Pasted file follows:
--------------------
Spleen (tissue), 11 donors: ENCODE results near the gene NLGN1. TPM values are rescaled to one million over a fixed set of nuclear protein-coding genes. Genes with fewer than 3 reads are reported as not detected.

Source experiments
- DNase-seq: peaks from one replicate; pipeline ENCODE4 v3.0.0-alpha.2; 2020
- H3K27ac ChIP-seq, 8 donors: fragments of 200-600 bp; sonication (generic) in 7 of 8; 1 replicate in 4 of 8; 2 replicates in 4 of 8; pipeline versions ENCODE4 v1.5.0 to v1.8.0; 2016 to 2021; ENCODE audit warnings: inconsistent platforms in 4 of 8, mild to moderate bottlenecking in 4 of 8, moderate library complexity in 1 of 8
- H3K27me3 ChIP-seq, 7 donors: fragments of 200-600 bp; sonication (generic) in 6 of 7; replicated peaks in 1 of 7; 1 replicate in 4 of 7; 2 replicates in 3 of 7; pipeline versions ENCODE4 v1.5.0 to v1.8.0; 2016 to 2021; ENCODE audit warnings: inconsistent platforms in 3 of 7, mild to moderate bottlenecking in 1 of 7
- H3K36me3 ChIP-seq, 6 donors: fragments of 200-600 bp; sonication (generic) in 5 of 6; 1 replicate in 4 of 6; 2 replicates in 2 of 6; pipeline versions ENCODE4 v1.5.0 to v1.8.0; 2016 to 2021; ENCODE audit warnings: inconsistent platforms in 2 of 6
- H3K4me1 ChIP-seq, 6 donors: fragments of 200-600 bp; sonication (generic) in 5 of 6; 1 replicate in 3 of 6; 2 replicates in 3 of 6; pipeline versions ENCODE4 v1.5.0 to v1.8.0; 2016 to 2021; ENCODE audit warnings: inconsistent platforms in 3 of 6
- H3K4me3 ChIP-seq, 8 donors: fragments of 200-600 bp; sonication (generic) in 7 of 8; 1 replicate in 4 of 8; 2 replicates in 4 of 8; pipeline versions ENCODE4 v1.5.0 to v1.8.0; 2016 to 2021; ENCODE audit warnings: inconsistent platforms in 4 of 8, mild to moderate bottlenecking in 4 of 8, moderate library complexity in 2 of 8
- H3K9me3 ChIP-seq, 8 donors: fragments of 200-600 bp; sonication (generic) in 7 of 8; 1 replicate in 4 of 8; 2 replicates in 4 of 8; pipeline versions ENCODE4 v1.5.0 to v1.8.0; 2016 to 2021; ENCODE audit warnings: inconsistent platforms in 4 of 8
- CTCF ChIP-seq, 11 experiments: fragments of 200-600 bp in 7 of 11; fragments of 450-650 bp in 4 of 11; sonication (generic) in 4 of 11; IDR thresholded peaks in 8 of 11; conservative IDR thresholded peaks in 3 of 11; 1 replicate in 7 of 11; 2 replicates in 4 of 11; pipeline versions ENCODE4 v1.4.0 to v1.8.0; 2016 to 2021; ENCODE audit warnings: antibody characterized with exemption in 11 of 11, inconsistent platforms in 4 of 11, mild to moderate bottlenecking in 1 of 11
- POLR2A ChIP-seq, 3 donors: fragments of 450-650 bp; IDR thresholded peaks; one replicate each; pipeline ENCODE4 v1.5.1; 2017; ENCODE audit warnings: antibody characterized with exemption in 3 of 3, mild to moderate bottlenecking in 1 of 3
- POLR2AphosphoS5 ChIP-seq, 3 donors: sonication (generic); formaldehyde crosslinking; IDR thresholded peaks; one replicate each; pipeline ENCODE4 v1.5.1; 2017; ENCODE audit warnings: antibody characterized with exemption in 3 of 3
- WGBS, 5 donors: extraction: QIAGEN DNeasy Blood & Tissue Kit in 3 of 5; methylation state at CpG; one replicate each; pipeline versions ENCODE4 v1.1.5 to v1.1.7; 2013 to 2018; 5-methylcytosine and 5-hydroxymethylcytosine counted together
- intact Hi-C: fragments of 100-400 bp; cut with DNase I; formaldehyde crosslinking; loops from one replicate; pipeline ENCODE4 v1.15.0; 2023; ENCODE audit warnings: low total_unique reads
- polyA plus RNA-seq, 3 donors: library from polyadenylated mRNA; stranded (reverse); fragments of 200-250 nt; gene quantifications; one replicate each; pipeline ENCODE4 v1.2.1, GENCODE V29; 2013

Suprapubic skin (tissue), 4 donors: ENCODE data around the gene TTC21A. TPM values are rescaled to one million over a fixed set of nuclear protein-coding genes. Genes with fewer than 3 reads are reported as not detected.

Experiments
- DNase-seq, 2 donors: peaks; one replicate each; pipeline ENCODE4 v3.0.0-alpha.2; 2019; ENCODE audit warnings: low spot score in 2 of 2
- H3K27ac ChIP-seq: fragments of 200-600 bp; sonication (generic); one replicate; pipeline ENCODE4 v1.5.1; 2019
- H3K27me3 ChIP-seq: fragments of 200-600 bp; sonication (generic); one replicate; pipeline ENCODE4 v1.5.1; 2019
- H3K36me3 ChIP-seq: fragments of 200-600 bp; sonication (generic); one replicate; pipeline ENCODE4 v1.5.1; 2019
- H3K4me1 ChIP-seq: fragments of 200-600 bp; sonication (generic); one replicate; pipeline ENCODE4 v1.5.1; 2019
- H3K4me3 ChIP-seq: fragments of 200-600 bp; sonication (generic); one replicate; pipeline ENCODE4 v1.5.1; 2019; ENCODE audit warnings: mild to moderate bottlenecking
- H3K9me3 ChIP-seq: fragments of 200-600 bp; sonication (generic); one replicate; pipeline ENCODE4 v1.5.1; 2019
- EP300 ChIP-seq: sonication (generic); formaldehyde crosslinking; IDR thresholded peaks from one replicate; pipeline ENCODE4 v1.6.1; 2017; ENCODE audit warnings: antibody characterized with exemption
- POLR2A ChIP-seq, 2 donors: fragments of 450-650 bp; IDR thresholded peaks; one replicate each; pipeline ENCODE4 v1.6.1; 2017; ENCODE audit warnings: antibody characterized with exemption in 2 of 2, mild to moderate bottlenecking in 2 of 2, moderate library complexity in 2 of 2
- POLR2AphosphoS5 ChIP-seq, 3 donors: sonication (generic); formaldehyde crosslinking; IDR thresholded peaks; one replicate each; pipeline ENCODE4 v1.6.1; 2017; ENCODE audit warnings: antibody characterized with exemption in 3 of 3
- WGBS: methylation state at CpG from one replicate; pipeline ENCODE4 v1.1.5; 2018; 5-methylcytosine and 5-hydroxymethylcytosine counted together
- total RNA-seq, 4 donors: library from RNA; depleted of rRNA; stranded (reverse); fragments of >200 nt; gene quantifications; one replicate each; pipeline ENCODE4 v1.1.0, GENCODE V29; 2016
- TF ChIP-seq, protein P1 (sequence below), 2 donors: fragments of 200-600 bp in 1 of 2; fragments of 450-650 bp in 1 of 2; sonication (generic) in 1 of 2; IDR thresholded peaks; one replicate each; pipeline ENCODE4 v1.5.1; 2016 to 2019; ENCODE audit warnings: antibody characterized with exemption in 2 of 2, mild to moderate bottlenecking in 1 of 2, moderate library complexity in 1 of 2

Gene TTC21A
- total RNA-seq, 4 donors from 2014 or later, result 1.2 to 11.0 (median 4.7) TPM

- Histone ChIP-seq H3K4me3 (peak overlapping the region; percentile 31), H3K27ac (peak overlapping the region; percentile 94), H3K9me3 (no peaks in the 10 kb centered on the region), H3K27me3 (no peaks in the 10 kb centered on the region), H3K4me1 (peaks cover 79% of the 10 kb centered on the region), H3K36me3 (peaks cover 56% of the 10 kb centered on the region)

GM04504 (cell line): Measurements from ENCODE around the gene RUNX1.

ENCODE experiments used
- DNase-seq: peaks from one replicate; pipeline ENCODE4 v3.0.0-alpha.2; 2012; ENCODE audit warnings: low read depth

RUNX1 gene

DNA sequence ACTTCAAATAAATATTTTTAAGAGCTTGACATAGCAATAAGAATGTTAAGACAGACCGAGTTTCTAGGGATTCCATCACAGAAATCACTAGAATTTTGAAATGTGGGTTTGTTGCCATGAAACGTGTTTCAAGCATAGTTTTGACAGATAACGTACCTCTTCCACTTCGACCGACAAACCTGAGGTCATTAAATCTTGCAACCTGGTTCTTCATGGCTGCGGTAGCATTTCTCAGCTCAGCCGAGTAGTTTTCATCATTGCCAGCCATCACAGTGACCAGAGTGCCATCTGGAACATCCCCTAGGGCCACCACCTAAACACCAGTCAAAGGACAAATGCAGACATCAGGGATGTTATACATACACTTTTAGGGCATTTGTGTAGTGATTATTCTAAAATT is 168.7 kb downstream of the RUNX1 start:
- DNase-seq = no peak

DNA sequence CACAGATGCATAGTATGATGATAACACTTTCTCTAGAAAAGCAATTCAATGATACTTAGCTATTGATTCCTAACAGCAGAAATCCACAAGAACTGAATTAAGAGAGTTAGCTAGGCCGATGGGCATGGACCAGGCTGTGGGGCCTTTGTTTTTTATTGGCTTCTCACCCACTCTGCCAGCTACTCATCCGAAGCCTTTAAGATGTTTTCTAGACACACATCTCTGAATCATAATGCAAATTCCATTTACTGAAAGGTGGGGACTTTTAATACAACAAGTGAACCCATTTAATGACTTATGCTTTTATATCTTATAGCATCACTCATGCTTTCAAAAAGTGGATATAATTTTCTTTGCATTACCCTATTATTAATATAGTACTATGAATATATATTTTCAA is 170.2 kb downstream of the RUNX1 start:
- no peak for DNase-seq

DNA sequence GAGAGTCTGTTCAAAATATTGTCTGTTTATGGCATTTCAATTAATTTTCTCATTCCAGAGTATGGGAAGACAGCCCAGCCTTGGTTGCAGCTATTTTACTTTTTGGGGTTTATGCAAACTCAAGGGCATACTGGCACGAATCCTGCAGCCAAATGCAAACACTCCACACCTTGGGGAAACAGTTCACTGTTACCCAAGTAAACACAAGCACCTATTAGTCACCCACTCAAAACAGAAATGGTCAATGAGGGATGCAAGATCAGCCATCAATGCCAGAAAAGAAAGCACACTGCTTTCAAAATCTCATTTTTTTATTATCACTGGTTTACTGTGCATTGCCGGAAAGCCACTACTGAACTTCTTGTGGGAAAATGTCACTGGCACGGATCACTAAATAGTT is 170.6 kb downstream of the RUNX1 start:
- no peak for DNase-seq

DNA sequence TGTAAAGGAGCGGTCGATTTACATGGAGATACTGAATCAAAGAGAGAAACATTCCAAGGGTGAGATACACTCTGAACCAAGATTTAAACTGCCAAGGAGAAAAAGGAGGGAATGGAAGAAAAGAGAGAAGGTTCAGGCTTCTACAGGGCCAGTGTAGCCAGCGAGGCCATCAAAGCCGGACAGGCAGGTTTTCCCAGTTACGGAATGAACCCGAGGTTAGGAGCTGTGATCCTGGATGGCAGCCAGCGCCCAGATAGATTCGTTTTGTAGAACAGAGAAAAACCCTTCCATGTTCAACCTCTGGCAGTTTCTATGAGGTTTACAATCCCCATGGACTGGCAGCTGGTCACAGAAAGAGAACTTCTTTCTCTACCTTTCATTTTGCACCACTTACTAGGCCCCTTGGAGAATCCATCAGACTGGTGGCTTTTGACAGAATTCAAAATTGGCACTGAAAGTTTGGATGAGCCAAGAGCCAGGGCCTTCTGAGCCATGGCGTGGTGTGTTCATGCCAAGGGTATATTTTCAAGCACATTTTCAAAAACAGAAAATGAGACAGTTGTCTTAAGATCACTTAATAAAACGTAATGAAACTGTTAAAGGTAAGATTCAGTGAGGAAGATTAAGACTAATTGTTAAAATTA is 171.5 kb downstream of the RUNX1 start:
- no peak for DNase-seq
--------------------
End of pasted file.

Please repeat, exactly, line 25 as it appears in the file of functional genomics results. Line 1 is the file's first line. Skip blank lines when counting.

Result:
- EP300 ChIP-seq: sonication (generic); formaldehyde crosslinking; IDR thresholded peaks from one replicate; pipeline ENCODE4 v1.6.1; 2017; ENCODE audit warnings: antibody characterized with exemption